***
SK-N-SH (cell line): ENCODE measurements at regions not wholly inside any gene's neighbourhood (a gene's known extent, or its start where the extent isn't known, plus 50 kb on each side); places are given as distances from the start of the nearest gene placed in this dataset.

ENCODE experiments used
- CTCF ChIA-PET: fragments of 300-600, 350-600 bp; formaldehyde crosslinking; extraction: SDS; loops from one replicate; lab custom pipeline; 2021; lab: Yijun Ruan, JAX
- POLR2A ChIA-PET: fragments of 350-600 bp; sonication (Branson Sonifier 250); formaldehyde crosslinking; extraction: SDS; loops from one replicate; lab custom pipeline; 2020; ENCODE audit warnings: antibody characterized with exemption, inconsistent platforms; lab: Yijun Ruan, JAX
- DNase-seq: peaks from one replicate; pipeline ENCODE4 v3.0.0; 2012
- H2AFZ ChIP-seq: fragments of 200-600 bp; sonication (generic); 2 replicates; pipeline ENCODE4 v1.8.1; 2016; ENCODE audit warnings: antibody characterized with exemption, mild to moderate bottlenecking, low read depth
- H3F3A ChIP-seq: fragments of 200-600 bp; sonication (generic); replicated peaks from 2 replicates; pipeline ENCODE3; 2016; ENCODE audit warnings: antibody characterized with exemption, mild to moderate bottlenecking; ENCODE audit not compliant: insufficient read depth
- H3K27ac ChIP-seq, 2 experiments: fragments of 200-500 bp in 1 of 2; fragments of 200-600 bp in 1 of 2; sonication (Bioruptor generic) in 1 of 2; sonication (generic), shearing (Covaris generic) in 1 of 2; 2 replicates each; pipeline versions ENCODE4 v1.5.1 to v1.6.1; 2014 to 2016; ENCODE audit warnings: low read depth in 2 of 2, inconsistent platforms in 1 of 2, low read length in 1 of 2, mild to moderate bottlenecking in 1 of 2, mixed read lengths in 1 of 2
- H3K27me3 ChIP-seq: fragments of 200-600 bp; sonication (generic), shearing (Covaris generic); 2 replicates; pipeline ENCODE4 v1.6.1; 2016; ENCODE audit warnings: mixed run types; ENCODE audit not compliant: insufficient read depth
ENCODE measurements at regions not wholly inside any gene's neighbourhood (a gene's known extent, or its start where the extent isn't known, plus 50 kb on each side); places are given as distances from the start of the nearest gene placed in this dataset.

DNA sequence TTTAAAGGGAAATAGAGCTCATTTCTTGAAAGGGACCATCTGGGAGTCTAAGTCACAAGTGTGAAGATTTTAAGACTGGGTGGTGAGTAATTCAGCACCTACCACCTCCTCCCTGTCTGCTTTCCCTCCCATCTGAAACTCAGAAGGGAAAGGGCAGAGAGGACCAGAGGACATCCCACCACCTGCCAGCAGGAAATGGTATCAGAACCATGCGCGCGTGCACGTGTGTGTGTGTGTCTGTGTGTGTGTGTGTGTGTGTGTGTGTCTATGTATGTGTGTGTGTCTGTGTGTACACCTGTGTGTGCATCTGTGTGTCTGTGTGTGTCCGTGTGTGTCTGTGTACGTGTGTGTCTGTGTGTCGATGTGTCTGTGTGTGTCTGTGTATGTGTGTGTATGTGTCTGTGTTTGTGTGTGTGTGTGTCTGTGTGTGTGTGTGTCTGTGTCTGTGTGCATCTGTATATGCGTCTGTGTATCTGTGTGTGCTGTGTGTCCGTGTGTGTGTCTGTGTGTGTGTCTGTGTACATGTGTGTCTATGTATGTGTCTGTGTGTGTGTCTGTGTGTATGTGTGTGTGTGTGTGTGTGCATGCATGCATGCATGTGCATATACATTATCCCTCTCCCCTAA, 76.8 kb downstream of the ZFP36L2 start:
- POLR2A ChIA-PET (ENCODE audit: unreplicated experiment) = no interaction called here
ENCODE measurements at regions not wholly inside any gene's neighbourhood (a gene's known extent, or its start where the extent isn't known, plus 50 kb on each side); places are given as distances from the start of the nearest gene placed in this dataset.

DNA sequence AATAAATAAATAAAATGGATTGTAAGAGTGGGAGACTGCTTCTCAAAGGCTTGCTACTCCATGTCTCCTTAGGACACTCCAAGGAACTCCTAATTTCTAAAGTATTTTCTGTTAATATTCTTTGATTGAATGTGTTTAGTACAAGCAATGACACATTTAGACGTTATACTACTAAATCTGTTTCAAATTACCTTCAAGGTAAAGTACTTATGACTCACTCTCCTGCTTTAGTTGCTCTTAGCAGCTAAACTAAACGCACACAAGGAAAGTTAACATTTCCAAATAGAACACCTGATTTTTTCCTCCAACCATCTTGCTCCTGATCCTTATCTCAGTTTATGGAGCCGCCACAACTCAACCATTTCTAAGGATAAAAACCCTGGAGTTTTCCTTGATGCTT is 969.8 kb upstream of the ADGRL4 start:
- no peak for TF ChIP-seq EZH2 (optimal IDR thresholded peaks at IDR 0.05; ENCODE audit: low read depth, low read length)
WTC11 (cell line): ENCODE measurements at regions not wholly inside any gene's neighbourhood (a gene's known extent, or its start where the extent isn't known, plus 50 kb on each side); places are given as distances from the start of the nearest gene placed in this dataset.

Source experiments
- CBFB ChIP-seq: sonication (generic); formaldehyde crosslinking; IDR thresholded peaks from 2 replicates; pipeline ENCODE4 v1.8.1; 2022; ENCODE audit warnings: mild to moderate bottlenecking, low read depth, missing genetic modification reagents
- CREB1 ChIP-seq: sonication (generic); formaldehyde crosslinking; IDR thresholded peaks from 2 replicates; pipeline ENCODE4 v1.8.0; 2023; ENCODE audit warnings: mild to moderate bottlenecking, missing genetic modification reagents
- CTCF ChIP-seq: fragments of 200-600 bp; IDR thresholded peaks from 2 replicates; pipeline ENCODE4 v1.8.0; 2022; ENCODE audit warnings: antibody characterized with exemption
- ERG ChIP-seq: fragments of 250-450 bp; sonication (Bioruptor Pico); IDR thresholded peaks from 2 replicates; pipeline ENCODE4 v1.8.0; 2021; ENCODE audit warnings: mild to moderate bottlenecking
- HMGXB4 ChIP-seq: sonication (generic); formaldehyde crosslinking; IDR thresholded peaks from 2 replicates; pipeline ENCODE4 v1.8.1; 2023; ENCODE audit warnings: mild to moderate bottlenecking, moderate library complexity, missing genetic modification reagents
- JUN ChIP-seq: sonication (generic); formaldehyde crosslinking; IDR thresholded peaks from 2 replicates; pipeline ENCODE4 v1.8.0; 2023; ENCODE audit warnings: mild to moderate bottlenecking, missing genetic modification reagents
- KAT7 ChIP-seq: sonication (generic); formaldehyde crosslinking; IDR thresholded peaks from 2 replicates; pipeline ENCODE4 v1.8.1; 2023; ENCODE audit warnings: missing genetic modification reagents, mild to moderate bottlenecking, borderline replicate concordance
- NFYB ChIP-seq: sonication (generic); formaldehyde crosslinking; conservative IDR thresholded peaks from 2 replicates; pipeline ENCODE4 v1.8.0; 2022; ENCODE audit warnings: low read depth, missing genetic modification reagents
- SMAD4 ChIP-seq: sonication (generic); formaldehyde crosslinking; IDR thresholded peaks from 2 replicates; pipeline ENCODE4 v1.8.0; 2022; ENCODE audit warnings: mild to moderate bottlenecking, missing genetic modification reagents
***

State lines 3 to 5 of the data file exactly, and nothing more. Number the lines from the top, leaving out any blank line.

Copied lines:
- CTCF ChIA-PET: fragments of 300-600, 350-600 bp; formaldehyde crosslinking; extraction: SDS; loops from one replicate; lab custom pipeline; 2021; lab: Yijun Ruan, JAX
- POLR2A ChIA-PET: fragments of 350-600 bp; sonication (Branson Sonifier 250); formaldehyde crosslinking; extraction: SDS; loops from one replicate; lab custom pipeline; 2020; ENCODE audit warnings: antibody characterized with exemption, inconsistent platforms; lab: Yijun Ruan, JAX
- DNase-seq: peaks from one replicate; pipeline ENCODE4 v3.0.0; 2012